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August 1971
224 pages  

6 x 9
9780822984351
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Strategic Power and National Security
Coffey, J. I.
J. I. Coffey surveys weapons technology and its military and political implications for the 1970s. He assesses in simple terms the factors involved in this complex and difficult subject. This study synthesizes technical and non-technical considerations across the whole range of national security issues affected by strategic power-war fighting, deterrence, Communist behavior, alliance relationships, nuclear proliferation, and arms control.

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J. I. Coffey was associate dean of the Graduate School of Public and International Affairs at the University of Pittsburgh. Before coming to Pitt, he served in the US Department of Defense, on the White House staff, and as a member of the Policy Planning Council of the US Department of State.
“Well documented and lucidly written, [Strategic Power and National Security] brings together information bearing on whether or not 'American strategic superiority is essential to the maintenance of peace and the preservation of US interests': military and technical factors which affect the size and composition of strategic nuclear forces, the political and psychological aspects of different levels of strategic power, and implications of the above for national security.”—Library Journal

“ Coffey brings to the subject both the insights of the scholar and the practitioner. . . . The book is a tightly knit, well-written study.”—Annals of the American Academy of Political and Social Sciences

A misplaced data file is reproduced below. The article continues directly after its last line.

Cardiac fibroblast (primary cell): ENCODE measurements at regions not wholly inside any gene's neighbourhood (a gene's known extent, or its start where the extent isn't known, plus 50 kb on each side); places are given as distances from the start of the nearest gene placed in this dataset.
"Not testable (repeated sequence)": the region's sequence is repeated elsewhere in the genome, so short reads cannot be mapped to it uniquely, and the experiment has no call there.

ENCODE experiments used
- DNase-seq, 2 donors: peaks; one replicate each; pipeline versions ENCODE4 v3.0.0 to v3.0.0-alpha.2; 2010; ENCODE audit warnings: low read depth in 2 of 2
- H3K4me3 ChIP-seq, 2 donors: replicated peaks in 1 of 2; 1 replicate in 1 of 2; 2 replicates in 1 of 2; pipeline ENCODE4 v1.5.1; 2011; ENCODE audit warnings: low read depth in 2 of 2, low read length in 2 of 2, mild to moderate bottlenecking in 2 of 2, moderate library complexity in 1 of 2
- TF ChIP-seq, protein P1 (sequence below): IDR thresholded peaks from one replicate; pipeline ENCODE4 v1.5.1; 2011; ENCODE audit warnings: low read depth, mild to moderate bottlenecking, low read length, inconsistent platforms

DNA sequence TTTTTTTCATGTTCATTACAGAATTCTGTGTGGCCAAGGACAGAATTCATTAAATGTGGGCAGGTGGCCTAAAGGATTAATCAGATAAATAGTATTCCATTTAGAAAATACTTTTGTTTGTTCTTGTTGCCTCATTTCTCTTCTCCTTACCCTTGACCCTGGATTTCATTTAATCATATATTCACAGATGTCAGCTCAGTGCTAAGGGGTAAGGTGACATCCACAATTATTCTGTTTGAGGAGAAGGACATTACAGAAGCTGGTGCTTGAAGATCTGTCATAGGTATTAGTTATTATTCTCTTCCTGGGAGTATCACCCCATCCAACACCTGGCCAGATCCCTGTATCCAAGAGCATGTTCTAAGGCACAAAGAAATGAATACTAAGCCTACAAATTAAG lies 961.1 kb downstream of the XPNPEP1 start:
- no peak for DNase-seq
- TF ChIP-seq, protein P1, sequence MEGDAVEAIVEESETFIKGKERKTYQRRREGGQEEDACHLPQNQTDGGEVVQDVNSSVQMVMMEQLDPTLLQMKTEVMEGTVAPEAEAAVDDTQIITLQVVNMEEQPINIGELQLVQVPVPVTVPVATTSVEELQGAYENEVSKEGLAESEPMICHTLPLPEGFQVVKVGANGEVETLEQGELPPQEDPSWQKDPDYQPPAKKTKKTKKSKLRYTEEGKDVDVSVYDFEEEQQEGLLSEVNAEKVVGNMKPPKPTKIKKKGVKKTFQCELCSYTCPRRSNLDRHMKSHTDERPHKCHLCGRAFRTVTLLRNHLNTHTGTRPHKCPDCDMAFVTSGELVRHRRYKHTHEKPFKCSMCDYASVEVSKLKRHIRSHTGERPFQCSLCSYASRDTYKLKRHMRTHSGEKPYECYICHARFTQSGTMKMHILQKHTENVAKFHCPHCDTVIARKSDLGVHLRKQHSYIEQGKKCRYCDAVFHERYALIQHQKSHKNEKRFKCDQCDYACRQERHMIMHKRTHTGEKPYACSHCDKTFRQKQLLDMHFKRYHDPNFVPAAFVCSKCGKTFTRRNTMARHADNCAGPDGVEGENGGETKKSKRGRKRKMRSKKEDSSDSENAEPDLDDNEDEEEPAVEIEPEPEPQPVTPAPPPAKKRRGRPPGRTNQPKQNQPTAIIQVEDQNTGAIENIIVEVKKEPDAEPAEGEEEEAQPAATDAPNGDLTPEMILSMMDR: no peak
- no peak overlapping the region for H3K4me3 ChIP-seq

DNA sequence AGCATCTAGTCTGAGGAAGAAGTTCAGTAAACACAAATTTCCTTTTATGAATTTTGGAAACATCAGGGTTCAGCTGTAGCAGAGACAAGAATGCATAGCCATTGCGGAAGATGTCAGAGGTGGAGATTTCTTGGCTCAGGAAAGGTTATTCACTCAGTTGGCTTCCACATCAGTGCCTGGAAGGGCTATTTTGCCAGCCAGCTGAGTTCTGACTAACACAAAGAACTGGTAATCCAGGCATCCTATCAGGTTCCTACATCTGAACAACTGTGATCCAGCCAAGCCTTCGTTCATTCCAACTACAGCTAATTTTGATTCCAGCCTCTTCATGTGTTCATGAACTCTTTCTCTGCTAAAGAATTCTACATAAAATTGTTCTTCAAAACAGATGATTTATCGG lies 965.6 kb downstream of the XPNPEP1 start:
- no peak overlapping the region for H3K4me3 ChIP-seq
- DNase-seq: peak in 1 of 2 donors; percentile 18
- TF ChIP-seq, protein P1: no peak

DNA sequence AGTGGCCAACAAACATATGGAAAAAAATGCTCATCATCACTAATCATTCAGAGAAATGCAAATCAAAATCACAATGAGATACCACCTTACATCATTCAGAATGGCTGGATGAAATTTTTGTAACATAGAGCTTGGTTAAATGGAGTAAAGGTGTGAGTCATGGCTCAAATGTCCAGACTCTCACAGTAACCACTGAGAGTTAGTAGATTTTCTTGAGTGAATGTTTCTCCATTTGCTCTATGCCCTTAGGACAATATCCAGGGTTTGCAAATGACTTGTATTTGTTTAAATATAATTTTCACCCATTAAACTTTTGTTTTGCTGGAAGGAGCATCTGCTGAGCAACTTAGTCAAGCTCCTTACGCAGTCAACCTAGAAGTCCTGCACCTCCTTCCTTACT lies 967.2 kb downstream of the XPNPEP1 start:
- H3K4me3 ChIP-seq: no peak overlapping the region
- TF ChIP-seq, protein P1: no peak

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Political Science/International Studies
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In this closely reasoned and lucid analysis, an important thinker on American strategy surveys weapons technology and its military and political implications for the 1970s. J. I. Coffey refutes the argument that American national security requires “superior” strategic offensive forces or extensive air and missile defenses. In so doing he assesses in simple terms the various factors involved in this complex and difficult subject.

While many books on strategy deal only with a single area or a particular weapons system, this work synthesizes technical and non-technical considerations across the whole range of national security issues affected by strategic power-war-fighting, deterrence, Communist behavior, alliance relationships, nuclear proliferation, and arms control. Its orderly and authoritative marshaling of tabulated data, its citations from Department of Defense documents and congressional hearings, and its classifications of the alternative options which strategy makers can now pursue, are all invaluable to both the student of national security and the professional strategist.

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